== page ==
For those who ponder how and why the witty, yet eccentric John Sterling was hired to be the radio play-by-play voice for the Yankees nearly 30 years ago, the 79-year-old broadcaster is still trying to figure that out, too.
According to Sterling, who’s in his 28th consecutive season calling Yankees games, he wasn’t the best applicant.
In fact, he didn’t apply at all.
“This is one of the lucky things that happen in our nutty business,” Sterling told YES Network’s Michael Kay in a new episode of CenterStage which premieres Wednesday night. “I got a phone call… in September of ’88. From a fellow that you know, Steve Malzberg, at WABC. And he said, “Would you like to do [call] the Yankees?” He told me they have a new general manager and he doesn’t like the broadcast team—and they’re history at the end of the year.
“And I said, “Well, does he know who I am?” And he said, “He knows all about you. He listens to you all the time.” I didn’t have an agent, so I called a buddy of mine, who worked with me on the air, with the Nets, Mike DeTommaso, who’s a lawyer. And I said, “Would you call this guy?” And he called him and they made a deal. I never auditioned for the Yankees. Isn’t that amazing? What a nutty business. I didn’t apply for it and I didn’t audition. And I got it right away.”
Before entering the Yankees’ broadcast booth in 1989, Sterling — who grew up on the Upper East Side of Manhattan — broke into the business as the play-by-play voice for the National Basketball Association’s (NBA) Baltimore Bullets (currently Washington Wizards) during the 1970-71 season. In 1971, he spent time as a New York talk show host for WMCA radio (570 AM), where he eventually served on broadcasts for the NHL’s New York Islanders and NBA’s New York/New Jersey Nets. After a stint in the Big Apple, Sterling found work in Atlanta, calling Braves and Hawks games for Turner Sports from 1981 to 1989.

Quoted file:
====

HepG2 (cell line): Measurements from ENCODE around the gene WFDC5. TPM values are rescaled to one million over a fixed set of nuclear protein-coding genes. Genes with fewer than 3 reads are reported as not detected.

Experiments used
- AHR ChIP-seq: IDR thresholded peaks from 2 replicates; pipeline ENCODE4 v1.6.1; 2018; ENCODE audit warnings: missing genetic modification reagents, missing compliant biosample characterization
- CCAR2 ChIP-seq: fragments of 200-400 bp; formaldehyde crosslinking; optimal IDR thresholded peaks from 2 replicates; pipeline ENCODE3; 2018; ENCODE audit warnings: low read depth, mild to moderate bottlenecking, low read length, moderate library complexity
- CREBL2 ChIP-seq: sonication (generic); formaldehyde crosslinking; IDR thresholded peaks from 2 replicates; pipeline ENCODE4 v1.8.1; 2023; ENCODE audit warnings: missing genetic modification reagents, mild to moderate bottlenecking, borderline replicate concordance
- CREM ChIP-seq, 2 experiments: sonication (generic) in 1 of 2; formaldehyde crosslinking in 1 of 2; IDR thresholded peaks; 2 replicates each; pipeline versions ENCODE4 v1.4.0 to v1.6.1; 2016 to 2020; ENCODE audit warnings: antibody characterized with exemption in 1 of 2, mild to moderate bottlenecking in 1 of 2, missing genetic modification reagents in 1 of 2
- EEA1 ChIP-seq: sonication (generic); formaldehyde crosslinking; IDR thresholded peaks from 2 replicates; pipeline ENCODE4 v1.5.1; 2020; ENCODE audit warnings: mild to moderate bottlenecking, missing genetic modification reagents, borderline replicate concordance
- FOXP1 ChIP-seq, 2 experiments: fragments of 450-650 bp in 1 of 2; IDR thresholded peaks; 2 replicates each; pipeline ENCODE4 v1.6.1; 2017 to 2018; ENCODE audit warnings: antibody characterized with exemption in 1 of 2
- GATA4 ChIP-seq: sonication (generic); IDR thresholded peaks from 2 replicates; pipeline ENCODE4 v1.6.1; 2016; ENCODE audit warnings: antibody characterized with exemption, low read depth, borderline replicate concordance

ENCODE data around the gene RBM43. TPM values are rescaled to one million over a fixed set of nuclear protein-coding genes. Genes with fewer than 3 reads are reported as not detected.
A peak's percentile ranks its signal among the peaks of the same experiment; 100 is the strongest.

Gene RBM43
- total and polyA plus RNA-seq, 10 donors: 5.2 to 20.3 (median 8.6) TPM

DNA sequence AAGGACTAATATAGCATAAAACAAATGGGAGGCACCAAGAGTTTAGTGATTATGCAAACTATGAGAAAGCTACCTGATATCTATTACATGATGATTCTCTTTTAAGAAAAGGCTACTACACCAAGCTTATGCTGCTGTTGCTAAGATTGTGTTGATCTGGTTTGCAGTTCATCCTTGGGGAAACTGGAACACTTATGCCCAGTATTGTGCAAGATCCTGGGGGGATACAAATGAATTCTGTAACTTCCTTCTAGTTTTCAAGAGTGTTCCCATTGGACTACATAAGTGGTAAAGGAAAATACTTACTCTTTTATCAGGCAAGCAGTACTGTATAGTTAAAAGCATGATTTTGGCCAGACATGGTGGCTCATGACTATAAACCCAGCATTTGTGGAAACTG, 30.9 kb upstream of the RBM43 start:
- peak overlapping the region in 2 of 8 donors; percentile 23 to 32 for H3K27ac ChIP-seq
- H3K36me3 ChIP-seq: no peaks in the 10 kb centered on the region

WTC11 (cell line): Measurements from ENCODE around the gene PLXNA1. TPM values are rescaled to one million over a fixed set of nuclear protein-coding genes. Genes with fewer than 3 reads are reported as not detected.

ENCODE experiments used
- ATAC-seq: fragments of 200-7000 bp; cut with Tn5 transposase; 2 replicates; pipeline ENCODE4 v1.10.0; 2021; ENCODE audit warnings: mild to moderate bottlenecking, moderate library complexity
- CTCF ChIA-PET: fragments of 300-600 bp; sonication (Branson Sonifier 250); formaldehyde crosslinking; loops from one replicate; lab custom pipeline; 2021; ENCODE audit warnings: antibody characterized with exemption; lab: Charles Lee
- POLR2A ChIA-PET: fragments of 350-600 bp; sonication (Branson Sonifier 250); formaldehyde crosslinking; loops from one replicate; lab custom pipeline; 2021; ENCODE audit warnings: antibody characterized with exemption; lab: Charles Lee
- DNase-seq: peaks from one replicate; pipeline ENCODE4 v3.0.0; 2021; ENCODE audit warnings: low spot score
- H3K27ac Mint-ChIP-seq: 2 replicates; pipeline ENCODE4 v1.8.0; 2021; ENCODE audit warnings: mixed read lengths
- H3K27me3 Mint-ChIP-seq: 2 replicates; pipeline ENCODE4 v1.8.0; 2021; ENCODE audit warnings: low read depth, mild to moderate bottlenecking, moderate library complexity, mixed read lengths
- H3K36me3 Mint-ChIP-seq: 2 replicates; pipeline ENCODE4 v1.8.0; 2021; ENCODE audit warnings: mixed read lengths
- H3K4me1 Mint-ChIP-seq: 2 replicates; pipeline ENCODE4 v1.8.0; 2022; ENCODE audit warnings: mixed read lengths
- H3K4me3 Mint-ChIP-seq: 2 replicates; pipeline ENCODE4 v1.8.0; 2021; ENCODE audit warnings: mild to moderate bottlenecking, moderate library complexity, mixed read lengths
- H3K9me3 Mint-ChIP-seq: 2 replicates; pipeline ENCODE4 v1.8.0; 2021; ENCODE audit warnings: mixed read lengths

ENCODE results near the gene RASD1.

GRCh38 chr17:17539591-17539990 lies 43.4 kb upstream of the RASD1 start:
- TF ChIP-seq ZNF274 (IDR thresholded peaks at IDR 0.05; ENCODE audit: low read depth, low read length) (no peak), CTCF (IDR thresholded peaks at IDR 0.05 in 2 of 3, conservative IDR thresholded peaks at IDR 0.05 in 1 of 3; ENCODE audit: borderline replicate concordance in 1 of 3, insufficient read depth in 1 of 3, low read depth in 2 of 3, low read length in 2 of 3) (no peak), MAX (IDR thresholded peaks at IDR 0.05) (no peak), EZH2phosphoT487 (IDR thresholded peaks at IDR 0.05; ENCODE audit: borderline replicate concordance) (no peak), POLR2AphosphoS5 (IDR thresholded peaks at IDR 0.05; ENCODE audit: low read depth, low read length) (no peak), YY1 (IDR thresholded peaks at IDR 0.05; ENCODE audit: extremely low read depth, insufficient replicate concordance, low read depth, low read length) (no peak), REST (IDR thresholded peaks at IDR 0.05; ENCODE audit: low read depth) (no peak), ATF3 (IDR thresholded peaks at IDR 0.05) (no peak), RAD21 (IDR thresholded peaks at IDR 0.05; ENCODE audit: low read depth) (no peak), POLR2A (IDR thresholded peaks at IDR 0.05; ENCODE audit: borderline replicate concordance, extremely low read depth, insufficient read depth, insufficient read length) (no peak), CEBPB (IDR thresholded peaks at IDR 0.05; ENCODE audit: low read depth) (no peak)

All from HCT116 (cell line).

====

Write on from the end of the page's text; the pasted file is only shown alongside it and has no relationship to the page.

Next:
Although the Yankees were far from competitors during the late 1980s and early 1990s, Sterling recalls an early vote of confidence from owner George Steinbrenner, which has lasted with him to this day.
“The team was very bad. ’89, ’90, ’91, terrible teams, and I said [during a telecast], “Blame the players. They’re the ones who are making out. They’re the ones who can’t get anyone out,'” Sterling told Kay. “So two nights later, we’re in Milwaukee and there’s a rain delay. And so I’m walking around this maze of booths in this old stadium. And George [Steinbrenner] is sitting in one of the booths. And he stopped me and—think of how good this made me feel—he said to me, “I just want you to know you’ll always be the Yankee announcer. And if they try to hire anyone [else], I’ll veto it.”
Sterling, who will turn 80 next summer, hasn’t missed a game in nearly three decades, and he doesn’t plan on making any changes now.
“Well, first thing I have to do is I have to get four kids through college. After they’re all through… you know, we’ll see. I can’t imagine retiring,” Sterling said.